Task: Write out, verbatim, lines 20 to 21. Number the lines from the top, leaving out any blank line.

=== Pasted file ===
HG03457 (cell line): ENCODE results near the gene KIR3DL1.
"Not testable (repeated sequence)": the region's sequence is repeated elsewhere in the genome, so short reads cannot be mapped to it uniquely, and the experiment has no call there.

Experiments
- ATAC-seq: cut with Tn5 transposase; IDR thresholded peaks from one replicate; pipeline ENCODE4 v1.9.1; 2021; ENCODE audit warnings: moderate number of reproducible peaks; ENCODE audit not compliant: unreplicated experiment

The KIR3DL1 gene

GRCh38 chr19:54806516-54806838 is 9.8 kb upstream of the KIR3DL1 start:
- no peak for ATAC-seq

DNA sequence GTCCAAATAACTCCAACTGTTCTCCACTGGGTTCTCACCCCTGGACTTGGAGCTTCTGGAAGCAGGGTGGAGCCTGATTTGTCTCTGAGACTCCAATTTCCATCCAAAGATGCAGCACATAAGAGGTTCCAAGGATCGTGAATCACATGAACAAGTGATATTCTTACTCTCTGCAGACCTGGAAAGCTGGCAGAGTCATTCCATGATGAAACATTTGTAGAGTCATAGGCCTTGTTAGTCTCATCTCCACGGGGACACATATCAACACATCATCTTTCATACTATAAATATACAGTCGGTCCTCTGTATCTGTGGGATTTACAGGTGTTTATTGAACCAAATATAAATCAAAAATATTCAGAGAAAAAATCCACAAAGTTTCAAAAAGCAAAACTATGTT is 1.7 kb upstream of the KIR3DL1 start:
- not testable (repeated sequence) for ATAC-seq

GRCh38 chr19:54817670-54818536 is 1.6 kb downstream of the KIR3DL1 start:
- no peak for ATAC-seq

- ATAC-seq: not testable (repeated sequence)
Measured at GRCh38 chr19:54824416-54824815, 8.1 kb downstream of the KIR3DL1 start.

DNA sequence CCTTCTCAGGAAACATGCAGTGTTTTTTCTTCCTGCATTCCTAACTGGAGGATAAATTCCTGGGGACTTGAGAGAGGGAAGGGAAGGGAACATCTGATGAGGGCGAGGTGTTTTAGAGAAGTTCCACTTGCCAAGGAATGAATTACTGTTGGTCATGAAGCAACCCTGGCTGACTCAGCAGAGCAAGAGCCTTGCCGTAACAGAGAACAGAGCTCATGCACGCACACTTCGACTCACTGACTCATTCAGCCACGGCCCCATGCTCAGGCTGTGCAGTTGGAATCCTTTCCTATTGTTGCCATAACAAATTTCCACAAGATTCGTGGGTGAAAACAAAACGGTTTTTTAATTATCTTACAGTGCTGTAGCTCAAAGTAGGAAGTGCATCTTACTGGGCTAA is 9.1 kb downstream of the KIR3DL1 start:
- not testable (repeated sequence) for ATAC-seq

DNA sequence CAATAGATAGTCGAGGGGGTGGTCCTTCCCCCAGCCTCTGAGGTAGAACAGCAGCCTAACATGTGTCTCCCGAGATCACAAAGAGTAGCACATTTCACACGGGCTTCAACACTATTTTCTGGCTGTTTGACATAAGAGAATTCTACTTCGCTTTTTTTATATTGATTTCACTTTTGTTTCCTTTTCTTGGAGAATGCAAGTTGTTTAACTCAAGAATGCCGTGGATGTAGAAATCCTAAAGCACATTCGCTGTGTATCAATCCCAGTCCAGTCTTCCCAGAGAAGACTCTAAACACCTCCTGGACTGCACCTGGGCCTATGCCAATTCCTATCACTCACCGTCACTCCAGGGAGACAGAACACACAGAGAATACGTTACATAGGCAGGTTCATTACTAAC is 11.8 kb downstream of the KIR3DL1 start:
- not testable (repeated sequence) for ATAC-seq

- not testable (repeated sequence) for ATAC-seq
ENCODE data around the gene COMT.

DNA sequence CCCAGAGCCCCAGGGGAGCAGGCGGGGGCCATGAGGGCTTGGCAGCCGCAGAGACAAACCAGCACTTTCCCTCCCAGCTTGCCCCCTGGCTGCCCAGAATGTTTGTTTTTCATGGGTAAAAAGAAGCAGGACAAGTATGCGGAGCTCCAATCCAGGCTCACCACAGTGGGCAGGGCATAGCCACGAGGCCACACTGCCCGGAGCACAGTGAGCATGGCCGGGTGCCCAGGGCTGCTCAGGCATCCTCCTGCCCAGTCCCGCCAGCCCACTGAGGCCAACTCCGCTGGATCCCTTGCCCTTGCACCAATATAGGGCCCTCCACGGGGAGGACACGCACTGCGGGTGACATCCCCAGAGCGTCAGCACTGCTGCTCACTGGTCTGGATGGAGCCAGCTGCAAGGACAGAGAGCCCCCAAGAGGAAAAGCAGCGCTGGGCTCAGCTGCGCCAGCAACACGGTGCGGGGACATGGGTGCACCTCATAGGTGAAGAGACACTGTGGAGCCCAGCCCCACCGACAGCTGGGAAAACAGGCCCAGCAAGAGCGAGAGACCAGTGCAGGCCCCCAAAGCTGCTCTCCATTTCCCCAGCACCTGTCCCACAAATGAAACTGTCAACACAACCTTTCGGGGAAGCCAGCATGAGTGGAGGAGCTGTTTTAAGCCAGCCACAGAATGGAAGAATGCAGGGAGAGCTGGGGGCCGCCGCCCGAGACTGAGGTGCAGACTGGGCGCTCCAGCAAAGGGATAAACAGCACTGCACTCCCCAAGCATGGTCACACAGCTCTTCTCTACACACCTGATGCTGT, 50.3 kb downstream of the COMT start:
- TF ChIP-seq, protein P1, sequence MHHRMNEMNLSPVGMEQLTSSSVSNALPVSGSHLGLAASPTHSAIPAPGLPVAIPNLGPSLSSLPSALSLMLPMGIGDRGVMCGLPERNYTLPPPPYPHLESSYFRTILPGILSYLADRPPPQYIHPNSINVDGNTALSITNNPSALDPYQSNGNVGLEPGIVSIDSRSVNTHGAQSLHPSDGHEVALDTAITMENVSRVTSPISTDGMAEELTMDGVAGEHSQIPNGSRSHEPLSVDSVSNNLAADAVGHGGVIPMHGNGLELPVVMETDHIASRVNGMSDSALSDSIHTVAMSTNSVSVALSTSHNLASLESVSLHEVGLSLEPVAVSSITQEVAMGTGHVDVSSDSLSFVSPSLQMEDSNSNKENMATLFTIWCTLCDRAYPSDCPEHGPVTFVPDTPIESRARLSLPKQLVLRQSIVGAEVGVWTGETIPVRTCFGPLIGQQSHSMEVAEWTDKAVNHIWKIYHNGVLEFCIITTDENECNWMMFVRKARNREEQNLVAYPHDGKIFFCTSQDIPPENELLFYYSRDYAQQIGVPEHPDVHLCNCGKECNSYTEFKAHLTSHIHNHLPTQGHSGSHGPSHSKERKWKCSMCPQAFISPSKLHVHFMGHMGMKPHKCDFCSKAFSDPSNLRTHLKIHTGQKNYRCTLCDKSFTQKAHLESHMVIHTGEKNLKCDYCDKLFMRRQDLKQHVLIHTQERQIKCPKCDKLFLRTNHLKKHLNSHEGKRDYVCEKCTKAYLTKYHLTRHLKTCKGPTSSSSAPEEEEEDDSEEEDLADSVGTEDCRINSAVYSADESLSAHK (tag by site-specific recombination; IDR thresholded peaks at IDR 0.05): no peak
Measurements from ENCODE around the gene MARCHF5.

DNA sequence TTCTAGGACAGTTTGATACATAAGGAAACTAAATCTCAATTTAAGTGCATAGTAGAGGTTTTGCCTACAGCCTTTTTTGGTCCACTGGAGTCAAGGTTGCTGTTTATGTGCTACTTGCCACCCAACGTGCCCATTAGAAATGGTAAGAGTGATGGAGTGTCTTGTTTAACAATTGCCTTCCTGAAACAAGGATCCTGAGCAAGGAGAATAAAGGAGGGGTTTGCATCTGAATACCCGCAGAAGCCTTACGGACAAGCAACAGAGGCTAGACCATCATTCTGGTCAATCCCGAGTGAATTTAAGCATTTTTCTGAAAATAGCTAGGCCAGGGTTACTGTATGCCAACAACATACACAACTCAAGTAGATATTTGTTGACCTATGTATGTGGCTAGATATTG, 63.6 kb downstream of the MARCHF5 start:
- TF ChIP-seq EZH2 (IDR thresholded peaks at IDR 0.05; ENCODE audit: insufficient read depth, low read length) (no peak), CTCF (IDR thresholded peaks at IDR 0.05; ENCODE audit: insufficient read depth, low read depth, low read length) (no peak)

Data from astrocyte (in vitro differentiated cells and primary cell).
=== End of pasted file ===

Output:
DNA sequence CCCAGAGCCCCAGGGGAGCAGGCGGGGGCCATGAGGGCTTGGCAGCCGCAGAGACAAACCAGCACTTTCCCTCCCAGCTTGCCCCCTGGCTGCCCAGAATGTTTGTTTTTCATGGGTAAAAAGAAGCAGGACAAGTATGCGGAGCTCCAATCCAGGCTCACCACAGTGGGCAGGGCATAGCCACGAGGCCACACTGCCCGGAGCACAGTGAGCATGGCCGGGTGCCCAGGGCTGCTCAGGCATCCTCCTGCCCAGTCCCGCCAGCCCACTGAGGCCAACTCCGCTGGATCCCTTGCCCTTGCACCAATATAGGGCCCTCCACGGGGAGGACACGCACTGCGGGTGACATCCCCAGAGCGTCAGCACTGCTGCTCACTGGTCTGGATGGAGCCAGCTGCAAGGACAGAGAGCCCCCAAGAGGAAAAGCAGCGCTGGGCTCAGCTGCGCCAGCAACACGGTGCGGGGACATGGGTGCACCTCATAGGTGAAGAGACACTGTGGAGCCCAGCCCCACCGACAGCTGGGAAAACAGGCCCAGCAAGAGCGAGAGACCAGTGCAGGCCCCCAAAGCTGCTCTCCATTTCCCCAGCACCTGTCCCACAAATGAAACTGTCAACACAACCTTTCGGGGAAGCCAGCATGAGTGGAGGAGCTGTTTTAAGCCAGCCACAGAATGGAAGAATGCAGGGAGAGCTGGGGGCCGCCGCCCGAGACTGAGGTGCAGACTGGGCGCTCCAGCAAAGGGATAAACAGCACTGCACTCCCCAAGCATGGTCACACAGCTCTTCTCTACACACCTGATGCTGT, 50.3 kb downstream of the COMT start:
- TF ChIP-seq, protein P1, sequence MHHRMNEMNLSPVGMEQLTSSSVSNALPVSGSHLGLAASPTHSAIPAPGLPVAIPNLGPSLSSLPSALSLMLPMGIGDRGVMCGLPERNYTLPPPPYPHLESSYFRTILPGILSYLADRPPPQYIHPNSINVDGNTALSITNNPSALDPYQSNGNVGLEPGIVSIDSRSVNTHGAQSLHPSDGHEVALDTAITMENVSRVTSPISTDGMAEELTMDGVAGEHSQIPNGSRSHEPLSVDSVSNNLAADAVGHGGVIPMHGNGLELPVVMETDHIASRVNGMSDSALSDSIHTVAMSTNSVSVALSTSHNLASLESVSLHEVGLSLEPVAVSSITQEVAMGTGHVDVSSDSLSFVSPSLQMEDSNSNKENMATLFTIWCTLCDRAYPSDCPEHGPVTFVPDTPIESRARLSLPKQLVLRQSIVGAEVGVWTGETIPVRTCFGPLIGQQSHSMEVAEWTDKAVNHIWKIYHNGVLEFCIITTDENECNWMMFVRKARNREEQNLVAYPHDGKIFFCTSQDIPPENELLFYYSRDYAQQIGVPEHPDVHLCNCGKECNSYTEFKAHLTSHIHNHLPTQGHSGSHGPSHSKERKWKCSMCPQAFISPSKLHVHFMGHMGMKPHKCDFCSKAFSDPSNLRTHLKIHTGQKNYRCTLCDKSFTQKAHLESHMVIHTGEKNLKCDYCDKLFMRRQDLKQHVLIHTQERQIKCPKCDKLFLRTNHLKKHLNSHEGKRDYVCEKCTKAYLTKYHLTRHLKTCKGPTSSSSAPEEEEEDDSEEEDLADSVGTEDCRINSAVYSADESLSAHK (tag by site-specific recombination; IDR thresholded peaks at IDR 0.05): no peak